Despite heightened passenger traffic, August cargo volumes fell considerably for Asia-Pacific carriers, with tonnage dropping 5.8 percent, year-over-year. These losses, combined with reduced cargo capacity, paint a dismal picture for Asia-Pacific freight operations, according to officials from the Association of Asia Pacific Airlines.
Capacity declined 3.1 percentage points in August, with international freight load factor falling to 64.5 percent. It was a slip that happened steadily throughout the year; load factor for Asia-Pacific carriers slid from 70.4 percent in the first eight months of 2010 to 67 percent in the same period of 2011.
Annual cargo volumes were also down significantly for Asia-Pacific carriers. Freight tonne kilometers dropped from 42,275 in the first eight months of 2010 to 40,675 in January-to-August 2011, a year-over-year plunge of 3.8 percent.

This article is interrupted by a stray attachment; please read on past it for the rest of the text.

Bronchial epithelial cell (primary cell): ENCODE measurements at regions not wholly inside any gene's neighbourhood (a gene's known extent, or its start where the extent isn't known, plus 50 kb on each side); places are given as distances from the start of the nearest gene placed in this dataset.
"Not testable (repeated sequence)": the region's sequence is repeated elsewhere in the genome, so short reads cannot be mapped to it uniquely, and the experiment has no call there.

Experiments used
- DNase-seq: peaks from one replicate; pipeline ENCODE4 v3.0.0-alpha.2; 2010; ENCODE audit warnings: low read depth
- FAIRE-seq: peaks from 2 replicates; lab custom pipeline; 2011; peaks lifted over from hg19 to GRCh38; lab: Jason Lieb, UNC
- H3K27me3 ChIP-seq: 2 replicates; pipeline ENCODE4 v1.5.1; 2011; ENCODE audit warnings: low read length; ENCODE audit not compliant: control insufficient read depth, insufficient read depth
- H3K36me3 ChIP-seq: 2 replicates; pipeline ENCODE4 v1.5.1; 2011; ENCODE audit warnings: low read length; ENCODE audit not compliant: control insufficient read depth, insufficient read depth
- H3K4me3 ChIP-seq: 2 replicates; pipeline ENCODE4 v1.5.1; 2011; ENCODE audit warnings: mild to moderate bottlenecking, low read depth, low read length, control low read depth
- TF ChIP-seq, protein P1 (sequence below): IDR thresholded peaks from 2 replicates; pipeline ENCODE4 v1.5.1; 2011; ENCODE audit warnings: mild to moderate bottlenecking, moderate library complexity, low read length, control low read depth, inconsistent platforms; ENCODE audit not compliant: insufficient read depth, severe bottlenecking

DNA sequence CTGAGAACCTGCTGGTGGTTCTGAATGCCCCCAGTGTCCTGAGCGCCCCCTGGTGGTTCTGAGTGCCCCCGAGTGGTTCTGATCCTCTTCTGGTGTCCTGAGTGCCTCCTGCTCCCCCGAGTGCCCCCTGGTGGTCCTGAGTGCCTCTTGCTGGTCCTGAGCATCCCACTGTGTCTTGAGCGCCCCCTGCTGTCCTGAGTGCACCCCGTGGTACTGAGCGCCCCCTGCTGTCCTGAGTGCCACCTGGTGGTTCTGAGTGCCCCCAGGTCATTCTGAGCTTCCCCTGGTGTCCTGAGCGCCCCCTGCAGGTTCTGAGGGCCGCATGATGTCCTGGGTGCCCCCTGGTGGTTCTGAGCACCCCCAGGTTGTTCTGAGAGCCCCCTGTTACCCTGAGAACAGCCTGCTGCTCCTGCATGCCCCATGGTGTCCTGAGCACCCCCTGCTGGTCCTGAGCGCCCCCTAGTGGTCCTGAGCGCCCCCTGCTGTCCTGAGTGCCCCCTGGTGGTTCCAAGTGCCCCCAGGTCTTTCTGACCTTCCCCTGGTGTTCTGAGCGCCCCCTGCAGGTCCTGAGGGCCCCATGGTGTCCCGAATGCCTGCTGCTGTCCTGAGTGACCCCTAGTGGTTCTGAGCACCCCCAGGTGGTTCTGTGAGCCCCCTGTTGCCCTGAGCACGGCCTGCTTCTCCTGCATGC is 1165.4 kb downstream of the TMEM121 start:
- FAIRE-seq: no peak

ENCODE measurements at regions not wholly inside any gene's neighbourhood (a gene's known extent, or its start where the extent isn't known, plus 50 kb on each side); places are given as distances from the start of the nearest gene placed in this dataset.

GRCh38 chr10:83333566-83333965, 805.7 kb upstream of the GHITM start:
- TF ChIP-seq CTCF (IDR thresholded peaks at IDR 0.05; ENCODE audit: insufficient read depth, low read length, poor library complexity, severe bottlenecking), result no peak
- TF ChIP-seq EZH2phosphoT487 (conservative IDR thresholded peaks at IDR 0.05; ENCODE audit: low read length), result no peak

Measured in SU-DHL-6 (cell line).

Offsetting these declines, however, were increased passenger volumes and revenue. Asia-Pacific carriers welcomed 17 million passengers in August, a year-over-year improvement of 3.9 percent. Available seat capacity also rose in the month in question, growing 6 percent from August 2010.
To AAPA Director General Andrew Herman, these numbers signal mixed results for Asia-Pacific carriers. Although the strong passenger volumes reassure him, Herman points to the region’s sluggish cargo performance, calling the demand for airfreight “relatively weak.” And sky-high fuel prices and troubled global markets are only compounding this issue, he said.
Still, Herman remains cautiously optimistic about Asia-Pacific carriers’ future performances. “Overall, Asia-Pacific airlines are in a relatively favorable position, given many of the region’s economies are still reporting solid growth,” he said in a statement. “However, the recent deterioration in the global economic outlook is cause for concern and could potentially undermine both business and consumer confidence, leading to a more cautious view on medium-term growth prospects.”